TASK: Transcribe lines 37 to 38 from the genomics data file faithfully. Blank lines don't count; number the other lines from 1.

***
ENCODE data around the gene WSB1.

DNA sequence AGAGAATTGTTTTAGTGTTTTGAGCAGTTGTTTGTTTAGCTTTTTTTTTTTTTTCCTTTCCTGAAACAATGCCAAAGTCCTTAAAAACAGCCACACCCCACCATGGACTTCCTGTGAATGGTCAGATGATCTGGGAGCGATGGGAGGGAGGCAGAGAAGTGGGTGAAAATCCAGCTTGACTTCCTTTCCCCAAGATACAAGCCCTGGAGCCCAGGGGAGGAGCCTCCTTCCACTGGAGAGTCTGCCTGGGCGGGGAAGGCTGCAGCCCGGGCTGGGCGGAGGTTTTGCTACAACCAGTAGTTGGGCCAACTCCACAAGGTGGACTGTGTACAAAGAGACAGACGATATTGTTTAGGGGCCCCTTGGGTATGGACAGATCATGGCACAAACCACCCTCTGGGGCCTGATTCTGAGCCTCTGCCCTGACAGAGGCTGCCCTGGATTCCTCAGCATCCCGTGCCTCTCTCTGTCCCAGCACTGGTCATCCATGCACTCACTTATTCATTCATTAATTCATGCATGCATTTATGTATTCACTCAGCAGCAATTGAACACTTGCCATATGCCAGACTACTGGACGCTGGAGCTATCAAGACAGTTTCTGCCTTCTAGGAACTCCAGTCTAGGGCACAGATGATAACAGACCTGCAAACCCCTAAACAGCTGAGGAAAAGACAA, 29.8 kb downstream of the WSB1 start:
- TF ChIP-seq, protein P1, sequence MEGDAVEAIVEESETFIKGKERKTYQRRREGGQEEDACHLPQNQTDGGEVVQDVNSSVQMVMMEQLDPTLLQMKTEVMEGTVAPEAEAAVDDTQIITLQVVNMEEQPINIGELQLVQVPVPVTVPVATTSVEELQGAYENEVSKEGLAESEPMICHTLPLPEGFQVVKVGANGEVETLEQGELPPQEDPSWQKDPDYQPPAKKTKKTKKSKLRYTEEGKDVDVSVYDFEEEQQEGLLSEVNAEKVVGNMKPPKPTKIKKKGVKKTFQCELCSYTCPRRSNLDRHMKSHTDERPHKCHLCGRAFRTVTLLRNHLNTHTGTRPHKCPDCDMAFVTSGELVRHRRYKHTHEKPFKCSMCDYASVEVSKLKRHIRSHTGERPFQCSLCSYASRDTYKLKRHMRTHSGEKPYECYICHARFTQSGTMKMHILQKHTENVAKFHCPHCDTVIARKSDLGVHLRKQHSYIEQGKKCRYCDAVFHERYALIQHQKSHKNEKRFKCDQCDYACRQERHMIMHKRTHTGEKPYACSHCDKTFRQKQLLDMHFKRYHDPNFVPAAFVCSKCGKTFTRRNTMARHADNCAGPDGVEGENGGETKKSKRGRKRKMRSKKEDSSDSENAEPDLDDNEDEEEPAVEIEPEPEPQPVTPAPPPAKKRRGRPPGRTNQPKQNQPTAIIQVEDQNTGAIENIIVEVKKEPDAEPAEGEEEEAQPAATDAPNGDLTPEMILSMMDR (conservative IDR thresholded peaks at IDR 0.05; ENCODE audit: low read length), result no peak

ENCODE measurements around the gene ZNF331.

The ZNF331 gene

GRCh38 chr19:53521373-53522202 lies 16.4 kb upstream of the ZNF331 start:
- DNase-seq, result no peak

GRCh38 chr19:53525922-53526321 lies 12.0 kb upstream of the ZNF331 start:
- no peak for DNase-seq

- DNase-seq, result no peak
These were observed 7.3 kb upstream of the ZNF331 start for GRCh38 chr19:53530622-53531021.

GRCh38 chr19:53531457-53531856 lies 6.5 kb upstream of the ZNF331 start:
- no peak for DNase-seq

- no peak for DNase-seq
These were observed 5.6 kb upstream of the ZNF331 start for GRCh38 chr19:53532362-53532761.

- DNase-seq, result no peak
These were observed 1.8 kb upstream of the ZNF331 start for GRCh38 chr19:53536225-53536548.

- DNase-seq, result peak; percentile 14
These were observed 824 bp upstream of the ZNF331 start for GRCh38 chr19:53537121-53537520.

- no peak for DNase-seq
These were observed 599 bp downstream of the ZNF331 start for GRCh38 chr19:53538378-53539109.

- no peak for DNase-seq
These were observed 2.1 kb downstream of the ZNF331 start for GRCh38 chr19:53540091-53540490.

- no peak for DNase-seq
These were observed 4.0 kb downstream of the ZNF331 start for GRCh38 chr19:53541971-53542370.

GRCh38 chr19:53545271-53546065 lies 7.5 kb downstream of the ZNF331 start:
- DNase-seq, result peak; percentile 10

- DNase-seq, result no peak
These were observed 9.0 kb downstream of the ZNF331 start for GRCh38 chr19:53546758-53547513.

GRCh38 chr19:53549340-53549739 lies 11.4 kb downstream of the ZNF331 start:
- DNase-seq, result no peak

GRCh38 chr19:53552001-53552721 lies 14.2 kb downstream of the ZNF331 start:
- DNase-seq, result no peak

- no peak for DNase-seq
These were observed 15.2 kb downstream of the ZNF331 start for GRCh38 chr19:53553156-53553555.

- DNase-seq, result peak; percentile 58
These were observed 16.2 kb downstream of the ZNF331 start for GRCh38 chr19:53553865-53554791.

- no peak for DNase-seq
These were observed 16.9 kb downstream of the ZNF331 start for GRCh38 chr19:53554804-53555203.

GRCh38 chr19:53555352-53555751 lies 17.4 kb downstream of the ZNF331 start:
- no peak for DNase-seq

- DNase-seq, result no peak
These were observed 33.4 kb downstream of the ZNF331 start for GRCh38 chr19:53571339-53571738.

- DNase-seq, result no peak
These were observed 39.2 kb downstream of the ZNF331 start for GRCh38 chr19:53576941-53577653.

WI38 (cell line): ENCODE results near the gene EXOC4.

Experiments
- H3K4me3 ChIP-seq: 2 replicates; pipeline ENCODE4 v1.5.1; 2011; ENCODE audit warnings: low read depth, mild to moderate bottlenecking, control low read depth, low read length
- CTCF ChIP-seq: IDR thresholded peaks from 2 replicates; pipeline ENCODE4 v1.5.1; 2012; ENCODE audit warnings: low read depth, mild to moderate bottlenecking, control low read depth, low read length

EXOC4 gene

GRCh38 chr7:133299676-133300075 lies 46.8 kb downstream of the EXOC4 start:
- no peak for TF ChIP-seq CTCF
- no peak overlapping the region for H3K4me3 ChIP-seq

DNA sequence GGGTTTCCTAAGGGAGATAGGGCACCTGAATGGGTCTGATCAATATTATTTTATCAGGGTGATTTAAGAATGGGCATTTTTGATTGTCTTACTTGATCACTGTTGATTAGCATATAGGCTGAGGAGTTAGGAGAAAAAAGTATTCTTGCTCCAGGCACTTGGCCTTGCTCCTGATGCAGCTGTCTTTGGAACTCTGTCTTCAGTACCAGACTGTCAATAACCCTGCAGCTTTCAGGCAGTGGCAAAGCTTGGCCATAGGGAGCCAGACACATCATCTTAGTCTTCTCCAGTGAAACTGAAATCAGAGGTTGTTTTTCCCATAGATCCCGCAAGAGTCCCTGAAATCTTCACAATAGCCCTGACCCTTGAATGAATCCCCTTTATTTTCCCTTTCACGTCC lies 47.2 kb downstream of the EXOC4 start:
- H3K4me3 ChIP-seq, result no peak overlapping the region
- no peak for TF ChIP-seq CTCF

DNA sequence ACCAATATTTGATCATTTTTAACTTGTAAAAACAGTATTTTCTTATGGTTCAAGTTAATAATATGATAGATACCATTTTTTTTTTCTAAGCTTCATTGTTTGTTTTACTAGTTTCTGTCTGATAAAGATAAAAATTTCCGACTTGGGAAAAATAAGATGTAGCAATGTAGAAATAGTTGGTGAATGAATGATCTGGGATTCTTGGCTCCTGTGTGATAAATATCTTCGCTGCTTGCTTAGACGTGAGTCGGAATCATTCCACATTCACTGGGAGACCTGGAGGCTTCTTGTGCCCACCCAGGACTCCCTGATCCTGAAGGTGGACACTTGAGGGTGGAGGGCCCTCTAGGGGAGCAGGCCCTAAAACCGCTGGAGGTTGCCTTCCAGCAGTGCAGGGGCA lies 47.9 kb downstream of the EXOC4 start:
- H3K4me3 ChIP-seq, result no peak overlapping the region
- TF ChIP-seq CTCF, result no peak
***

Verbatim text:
These were observed 16.2 kb downstream of the ZNF331 start for GRCh38 chr19:53553865-53554791.

- no peak for DNase-seq